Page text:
“These cases were always about right-wing police and prosecutors following Trump’s lead to go after left-wing protesters using a broad theory of liability,” said Mark Goldstone, an attorney for multiple J20 defendants. “So it’s no surprise that a police witness would express such political hostility.”
“What is surprising,” Goldstone added, “is the stupidity of an officer showing up in court wearing that shirt.”
The dominant U.S.-backed Syrian Kurdish party in control of northeastern Syria is prepared to hold talks with the Syrian government over the future of the area, senior Kurdish officials said Wednesday. A Damascus-based political group called the "Syrian Democratic Front," which is seen as close to the government, visited the Kurdish-led administration to "start a dialogue" with the government, said Ilham Ahmed, who co-chairs the U.S-backed Syrian Democratic Council in northeast Syria.
The proposition comes days after Turkey and the United States agreed on a "roadmap" to resolve a dispute over the northern Syrian town of Manbij, which is controlled by the U.S.-backed Kurdish fighters, Washington's main ally in Syria. "The aim would ... be to develop a Syrian-Syrian solution and close the door on conflicts and wars," said Aldar Khalil, a senior Kurdish official.
Ahmed suggested time may be ripe for dialogue with the Syrian government, which has opposed the Turkey-U.S. deal on Manbij. The Kurdish-led administration is under pressure to clarify its relationship with Damascus after U.S. President Donald Trump vowed to withdraw U.S. troops from eastern Syria.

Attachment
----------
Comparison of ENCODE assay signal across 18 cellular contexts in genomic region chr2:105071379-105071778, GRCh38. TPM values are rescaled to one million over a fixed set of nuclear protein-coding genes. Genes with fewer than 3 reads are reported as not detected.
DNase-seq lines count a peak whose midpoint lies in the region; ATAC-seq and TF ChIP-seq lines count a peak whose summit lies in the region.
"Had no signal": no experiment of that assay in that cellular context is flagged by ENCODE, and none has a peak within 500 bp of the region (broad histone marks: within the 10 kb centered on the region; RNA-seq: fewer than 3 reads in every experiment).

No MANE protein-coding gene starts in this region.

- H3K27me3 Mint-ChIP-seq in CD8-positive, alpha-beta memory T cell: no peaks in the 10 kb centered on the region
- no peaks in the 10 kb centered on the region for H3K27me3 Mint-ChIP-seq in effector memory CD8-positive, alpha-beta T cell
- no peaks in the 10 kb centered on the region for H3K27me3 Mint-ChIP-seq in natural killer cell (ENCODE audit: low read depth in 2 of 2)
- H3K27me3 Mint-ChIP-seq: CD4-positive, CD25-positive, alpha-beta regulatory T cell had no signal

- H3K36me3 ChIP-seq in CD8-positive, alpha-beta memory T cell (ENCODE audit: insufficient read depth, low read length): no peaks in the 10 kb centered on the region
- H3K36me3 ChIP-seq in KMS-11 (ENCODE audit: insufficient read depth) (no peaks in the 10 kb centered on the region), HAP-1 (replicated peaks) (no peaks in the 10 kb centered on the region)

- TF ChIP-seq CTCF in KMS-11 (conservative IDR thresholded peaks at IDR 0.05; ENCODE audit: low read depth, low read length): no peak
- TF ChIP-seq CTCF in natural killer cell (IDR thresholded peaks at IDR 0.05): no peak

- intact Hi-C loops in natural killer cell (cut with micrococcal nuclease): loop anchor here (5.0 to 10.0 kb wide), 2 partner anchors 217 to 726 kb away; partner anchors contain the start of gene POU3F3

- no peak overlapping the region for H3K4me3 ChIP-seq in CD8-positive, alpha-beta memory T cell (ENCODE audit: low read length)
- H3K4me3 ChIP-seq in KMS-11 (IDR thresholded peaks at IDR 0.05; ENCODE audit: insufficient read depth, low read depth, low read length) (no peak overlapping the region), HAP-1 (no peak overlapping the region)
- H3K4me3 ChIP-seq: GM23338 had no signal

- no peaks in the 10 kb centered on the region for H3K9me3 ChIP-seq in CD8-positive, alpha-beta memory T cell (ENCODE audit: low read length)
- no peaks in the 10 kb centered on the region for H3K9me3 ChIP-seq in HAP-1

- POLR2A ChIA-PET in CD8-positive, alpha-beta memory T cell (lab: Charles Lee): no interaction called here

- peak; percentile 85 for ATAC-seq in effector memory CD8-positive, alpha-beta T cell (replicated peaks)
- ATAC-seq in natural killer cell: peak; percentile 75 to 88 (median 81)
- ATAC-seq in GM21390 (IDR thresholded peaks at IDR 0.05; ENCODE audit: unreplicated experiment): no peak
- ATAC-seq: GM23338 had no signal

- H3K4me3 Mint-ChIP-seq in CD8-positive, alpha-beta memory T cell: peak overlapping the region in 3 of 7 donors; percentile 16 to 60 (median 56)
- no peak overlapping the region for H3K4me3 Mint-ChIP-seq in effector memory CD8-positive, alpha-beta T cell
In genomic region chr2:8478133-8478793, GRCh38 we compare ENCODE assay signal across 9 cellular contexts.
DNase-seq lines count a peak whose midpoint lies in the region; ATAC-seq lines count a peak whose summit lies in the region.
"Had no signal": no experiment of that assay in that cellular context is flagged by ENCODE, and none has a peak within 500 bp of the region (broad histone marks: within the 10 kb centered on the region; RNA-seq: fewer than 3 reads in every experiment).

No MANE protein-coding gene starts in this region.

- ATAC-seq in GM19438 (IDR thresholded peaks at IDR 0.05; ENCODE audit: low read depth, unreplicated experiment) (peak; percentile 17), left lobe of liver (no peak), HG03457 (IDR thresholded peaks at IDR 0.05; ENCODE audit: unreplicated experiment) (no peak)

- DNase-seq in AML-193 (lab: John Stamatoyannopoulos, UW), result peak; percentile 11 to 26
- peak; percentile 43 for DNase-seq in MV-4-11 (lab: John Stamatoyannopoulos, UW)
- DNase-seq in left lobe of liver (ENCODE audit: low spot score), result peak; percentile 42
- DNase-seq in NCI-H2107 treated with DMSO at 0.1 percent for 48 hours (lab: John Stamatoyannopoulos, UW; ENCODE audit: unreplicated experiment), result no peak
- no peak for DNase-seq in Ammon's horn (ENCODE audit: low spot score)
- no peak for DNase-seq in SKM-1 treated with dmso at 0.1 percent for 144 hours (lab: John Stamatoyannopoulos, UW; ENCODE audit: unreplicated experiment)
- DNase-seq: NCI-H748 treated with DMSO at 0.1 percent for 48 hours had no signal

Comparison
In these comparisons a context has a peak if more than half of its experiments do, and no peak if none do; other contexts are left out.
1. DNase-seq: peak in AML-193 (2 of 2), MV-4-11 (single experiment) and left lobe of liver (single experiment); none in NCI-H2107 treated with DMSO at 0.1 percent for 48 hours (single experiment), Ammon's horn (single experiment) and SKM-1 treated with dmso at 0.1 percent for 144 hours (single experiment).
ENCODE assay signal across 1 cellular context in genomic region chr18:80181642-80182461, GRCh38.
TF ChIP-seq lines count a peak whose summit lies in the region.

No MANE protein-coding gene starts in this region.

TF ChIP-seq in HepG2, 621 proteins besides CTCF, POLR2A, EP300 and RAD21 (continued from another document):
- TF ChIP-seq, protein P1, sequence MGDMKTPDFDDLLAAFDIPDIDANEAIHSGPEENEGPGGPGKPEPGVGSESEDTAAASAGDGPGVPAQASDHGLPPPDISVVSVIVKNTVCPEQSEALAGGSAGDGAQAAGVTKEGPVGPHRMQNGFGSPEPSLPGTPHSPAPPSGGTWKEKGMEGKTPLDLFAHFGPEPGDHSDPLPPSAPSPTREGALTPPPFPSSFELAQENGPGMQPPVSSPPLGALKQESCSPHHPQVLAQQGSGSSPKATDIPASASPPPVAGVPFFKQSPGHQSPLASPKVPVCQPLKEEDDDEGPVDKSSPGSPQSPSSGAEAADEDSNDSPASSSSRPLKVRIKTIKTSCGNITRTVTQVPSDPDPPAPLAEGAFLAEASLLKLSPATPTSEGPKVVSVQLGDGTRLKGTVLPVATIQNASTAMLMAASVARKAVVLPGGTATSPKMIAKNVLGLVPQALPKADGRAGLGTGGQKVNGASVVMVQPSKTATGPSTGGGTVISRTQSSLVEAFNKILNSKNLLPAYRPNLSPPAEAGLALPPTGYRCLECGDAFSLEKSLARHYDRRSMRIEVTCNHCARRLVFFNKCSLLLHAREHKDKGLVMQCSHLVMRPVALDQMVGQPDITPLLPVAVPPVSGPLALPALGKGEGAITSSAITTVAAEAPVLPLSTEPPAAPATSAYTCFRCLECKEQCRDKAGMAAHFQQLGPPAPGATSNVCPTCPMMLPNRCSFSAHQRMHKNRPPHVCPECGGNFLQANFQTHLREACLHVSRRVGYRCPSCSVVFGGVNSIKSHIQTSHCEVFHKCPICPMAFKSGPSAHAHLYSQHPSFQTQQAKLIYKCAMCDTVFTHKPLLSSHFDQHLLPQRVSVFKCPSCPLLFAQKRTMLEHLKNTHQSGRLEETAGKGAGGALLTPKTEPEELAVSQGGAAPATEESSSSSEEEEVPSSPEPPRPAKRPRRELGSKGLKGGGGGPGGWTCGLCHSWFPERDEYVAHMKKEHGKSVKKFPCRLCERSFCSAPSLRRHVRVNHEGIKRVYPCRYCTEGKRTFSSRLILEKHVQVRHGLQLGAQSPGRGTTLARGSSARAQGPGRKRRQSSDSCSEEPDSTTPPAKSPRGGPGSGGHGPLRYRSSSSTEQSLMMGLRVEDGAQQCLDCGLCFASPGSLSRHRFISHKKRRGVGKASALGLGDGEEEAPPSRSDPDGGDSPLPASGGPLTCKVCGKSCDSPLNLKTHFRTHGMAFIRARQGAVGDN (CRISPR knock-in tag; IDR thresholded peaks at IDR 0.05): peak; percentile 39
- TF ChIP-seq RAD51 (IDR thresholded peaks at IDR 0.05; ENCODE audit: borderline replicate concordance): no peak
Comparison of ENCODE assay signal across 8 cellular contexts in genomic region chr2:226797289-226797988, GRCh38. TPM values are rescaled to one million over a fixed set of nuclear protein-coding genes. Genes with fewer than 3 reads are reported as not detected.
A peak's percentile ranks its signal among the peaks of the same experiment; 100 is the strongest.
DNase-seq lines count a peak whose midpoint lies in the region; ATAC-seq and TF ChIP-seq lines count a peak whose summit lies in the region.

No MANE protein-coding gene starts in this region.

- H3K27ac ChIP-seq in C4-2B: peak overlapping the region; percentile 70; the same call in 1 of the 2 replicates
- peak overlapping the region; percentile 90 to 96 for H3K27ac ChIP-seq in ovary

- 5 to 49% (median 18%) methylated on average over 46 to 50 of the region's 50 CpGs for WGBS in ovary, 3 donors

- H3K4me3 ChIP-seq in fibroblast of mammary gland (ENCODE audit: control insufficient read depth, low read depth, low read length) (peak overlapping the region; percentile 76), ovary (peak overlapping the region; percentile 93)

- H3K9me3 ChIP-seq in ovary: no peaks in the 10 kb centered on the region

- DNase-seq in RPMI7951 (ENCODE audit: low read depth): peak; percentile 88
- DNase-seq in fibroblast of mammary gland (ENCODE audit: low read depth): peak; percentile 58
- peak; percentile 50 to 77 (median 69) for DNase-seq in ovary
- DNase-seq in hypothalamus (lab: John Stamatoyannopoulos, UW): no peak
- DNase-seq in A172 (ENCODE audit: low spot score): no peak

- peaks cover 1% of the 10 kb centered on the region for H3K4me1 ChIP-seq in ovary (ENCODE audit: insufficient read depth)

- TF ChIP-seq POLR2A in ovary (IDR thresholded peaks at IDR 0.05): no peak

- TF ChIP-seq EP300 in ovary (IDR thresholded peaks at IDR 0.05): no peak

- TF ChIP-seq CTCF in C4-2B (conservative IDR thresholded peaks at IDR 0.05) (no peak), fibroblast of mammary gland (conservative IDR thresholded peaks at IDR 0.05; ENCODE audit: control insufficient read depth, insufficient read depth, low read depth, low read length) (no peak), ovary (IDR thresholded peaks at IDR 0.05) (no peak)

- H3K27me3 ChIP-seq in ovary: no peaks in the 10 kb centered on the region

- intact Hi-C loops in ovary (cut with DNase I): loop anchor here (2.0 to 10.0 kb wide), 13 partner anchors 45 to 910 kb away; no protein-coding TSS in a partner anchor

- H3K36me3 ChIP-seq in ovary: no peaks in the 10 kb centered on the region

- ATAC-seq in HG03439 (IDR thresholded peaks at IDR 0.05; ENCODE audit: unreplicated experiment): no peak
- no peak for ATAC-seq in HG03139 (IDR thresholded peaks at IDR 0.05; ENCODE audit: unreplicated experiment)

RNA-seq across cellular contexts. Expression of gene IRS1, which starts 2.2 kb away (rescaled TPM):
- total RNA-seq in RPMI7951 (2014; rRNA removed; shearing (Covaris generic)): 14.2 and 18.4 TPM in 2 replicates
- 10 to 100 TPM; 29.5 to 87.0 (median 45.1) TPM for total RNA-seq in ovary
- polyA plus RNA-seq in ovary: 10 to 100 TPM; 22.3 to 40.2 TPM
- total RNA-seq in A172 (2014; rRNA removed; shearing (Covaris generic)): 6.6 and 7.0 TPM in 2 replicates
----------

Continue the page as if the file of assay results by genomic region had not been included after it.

Syrian President Bashar Assad's government has oscillated between reaching out to the Kurds and lashing out at them for collaborating with the Americans. Last year, the Syrian foreign minister said self-administration for the Kurds is "negotiable." Damascus has also sharply criticized a Turkey-backed offensive against a Syrian Kurdish enclave in northwestern Syria, and left roads open for the movement of aid and people out of the Kurdish enclave.
A U.N. peace plan for Yemen calls on the Houthi movement to give up its ballistic missiles in return for an end to the bombing campaign against it by a Saudi-led coalition and a transitional governance agreement, according to a draft document and sources.
The plan, which has not been made public and could be modified, is the latest effort to end Yemen’s three-year-old civil war, which has spawned one of the world’s worst humanitarian crises. ...
The document also cites plans to create a transitional government, in which “political components shall be adequately represented,” in an apparent nod to the Houthis, who would be unlikely to cede Sanaa without participation in a future government. ...
The draft document calls for establishing an inclusive transition government, led by an agreed-upon prime minister, “in which political components shall be adequately represented”.
With Senate Democrats having already stated their intentions to interfere in the upcoming Trump-Kim summit, the House of Representatives now also has a bipartisan bill which seems aimed at complicating the deal.